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PhD Proposal: Jianyu Zheng

Thursday, October 29, 2020
2:00 PM - 4:00 PM
Off Campus : via WebEx
ADVISOR: Dr. Zhibo Zhang

TITLE: Investigating the thermal infrared optical properties of mineral dust using CALIOP, IIR, and other satellite observations

ABSTRACT: Mineral dust aerosols have a significant role in our climate system and biogeochemical cycles throughout the interactions with solar and thermal infrared radiation and cloud development. The direct radiative effects (DRE) of mineral dust aerosols at both shortwave solar (SW) and longwave thermal infrared (LW) radiation region are significant but remain uncertain. SW DREs of dust aerosols have been investigated extensively over the past few decades and quantified in many studies, although significant uncertainties still remain. In contrast, the dust LW DRE was rarely studied and might be significantly underestimated, as suggested by recent studies. It urges a better understanding of the radiative properties of dust aerosols, particularly the optical depth, in the thermal infrared (TIR). Most current remote sensing observations of dust aerosols are in the visible (VIS) region. Quantitative retrievals of the TIR radiative properties of dust are scarce because of the difficulty to constrain the dust vertical distribution. In this regard, the combination of Cloud-Aerosol Lidar with Orthogonal Polarization (CALIOP) and Imaging Infrared Radiometer (IIR) offers an excellent but long-overlooked opportunity for measuring the TIR radiative properties of dust aerosols and improving the estimate of dust radiative effects. Motivated by the uncertainties of dust LW DRE and the observational gap of dust LW optical properties, we propose to develop an innovative retrieval algorithm of dust TIR optical depth from collocated CALIOP and IIR measurements.

The theoretical basis of this algorithm is as follows: Firstly, the IIR provides brightness temperature (BT) observations in three TIR bands centered at 8.5,10.8 and 12 μm, respectively. The difference between dust-laden BT and dust-free BT (dBT) is the signal for the retrieval of dust optical depth (DOD) in TIR (DODTIR) . CALIOP provides the accurate vertical location of dust and its optical depth at 532 nm. Using the scattering properties of dust aerosol measured from the in-situ measurements, the estimated dust-laden, and dust-free BT are simulated by the fast radiative transfer model using the discrete ordinated method (FASDOM), which can be used to obtain the estimated dBT further. By putting different DODs in the simulation, the look-up table of dBT as a function of DOD can be built up. Finally, the difference between observed BT with estimated dust-free BT can be located in the look-up table to retrieve DODTIR. The retrieval algorithm’s uncertainties will be evaluated by comparing the retrieved result with that from Infrared Atmospheric Sounding Interferometer (IASI).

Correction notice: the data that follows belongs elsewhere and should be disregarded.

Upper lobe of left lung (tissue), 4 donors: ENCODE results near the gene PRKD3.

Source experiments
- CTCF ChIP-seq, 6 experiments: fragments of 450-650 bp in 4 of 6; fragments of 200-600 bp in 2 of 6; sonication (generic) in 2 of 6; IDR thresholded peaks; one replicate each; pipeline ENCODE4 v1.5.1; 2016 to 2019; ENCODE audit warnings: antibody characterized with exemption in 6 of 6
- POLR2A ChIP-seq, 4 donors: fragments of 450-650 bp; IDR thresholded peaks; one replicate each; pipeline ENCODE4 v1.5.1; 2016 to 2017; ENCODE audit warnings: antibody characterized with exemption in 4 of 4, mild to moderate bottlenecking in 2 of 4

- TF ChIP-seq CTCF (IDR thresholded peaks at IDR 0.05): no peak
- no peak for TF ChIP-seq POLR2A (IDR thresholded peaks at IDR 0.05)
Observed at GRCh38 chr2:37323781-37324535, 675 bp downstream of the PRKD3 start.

Aloft dust aerosols can be transported in a long-distance within their lifetime. During transportation, dust aerosols often become mixed with other aerosols, such as smoke, air pollution, and marine aerosols. In the latest CALIOP aerosol retrieval algorithm, “polluted dust” and “dusty marine” aerosol types have been adopted to represent dust mixtures. However, such aerosol typing doesn’t offer quantitative estimates of dust contributions to the mixture. Given that non-dust aerosols generally produce a negligible signal at TIR, TIR observations of dust provide an opportunity of quantifying dust contribution in the mixtures. Based on the research of the dust TIR optical depth retrieval algorithm, the second part of this research is to integrate IIR and CALIOP observations to quantify the fractional contribution of dust to the extinction in visible for the dust-pollution and dust-marine mixtures.

As mentioned above, the uncertainties of dust DRELW can also be evaluated by using the IIR retrieved DODTIR and CALIOP observation of dust extinction profiles to compute dust radiative effects, both DRELW and DRESW, at TOA, surface as well as atmospheric heating/cooling profiles, on a global and decadal (2007-2018) scale. This part of the research can help answer if dust warms or cools the Earth. The DODTIR retrieval product will provide a much-needed dataset for studying the DRELW of dust and evaluating the dust simulations in numerical weather and climate models.

Proposal will be held using WebEx.